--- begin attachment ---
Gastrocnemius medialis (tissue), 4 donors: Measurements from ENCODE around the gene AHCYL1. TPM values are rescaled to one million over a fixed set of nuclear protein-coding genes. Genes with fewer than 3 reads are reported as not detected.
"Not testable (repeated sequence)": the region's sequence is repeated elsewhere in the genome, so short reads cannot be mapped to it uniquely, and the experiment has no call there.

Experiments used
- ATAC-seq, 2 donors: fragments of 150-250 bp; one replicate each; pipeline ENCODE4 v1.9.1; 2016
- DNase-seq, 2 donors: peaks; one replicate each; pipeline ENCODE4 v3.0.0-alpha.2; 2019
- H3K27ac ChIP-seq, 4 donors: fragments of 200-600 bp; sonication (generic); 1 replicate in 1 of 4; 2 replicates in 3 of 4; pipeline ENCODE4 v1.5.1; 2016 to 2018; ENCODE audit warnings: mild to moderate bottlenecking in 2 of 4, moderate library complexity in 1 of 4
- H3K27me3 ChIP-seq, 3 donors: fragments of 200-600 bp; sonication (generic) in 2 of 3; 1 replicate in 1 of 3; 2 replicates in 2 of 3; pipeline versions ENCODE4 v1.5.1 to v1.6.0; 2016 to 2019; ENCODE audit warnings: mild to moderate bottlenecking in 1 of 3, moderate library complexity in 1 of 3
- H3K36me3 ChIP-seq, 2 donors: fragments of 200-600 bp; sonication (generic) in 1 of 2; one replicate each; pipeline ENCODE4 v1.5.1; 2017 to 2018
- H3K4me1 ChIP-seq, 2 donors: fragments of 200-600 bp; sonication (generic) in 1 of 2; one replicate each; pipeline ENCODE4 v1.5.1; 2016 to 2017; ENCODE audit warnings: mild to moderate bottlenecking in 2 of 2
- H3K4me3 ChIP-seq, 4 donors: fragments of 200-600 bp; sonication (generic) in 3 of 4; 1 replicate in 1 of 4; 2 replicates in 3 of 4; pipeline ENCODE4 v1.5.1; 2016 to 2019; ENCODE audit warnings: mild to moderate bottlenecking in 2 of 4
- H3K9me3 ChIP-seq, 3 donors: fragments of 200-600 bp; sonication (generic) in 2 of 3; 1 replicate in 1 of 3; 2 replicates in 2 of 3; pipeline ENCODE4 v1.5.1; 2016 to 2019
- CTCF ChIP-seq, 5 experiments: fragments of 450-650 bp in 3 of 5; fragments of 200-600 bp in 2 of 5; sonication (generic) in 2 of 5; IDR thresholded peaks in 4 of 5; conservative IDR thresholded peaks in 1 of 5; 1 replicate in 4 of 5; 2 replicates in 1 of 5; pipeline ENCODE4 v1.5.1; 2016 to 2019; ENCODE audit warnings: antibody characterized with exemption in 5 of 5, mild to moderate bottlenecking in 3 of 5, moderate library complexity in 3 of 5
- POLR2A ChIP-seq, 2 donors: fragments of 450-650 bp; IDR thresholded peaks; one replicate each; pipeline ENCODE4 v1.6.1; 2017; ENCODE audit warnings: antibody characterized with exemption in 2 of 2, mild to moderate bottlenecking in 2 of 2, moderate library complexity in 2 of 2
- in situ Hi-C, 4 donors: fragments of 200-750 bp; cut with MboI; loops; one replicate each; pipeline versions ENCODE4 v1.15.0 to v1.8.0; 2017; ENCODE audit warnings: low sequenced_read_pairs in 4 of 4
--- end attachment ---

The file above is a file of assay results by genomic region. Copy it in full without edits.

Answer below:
Gastrocnemius medialis (tissue), 4 donors: Measurements from ENCODE around the gene AHCYL1. TPM values are rescaled to one million over a fixed set of nuclear protein-coding genes. Genes with fewer than 3 reads are reported as not detected.
"Not testable (repeated sequence)": the region's sequence is repeated elsewhere in the genome, so short reads cannot be mapped to it uniquely, and the experiment has no call there.

Experiments used
- ATAC-seq, 2 donors: fragments of 150-250 bp; one replicate each; pipeline ENCODE4 v1.9.1; 2016
- DNase-seq, 2 donors: peaks; one replicate each; pipeline ENCODE4 v3.0.0-alpha.2; 2019
- H3K27ac ChIP-seq, 4 donors: fragments of 200-600 bp; sonication (generic); 1 replicate in 1 of 4; 2 replicates in 3 of 4; pipeline ENCODE4 v1.5.1; 2016 to 2018; ENCODE audit warnings: mild to moderate bottlenecking in 2 of 4, moderate library complexity in 1 of 4
- H3K27me3 ChIP-seq, 3 donors: fragments of 200-600 bp; sonication (generic) in 2 of 3; 1 replicate in 1 of 3; 2 replicates in 2 of 3; pipeline versions ENCODE4 v1.5.1 to v1.6.0; 2016 to 2019; ENCODE audit warnings: mild to moderate bottlenecking in 1 of 3, moderate library complexity in 1 of 3
- H3K36me3 ChIP-seq, 2 donors: fragments of 200-600 bp; sonication (generic) in 1 of 2; one replicate each; pipeline ENCODE4 v1.5.1; 2017 to 2018
- H3K4me1 ChIP-seq, 2 donors: fragments of 200-600 bp; sonication (generic) in 1 of 2; one replicate each; pipeline ENCODE4 v1.5.1; 2016 to 2017; ENCODE audit warnings: mild to moderate bottlenecking in 2 of 2
- H3K4me3 ChIP-seq, 4 donors: fragments of 200-600 bp; sonication (generic) in 3 of 4; 1 replicate in 1 of 4; 2 replicates in 3 of 4; pipeline ENCODE4 v1.5.1; 2016 to 2019; ENCODE audit warnings: mild to moderate bottlenecking in 2 of 4
- H3K9me3 ChIP-seq, 3 donors: fragments of 200-600 bp; sonication (generic) in 2 of 3; 1 replicate in 1 of 3; 2 replicates in 2 of 3; pipeline ENCODE4 v1.5.1; 2016 to 2019
- CTCF ChIP-seq, 5 experiments: fragments of 450-650 bp in 3 of 5; fragments of 200-600 bp in 2 of 5; sonication (generic) in 2 of 5; IDR thresholded peaks in 4 of 5; conservative IDR thresholded peaks in 1 of 5; 1 replicate in 4 of 5; 2 replicates in 1 of 5; pipeline ENCODE4 v1.5.1; 2016 to 2019; ENCODE audit warnings: antibody characterized with exemption in 5 of 5, mild to moderate bottlenecking in 3 of 5, moderate library complexity in 3 of 5
- POLR2A ChIP-seq, 2 donors: fragments of 450-650 bp; IDR thresholded peaks; one replicate each; pipeline ENCODE4 v1.6.1; 2017; ENCODE audit warnings: antibody characterized with exemption in 2 of 2, mild to moderate bottlenecking in 2 of 2, moderate library complexity in 2 of 2
- in situ Hi-C, 4 donors: fragments of 200-750 bp; cut with MboI; loops; one replicate each; pipeline versions ENCODE4 v1.15.0 to v1.8.0; 2017; ENCODE audit warnings: low sequenced_read_pairs in 4 of 4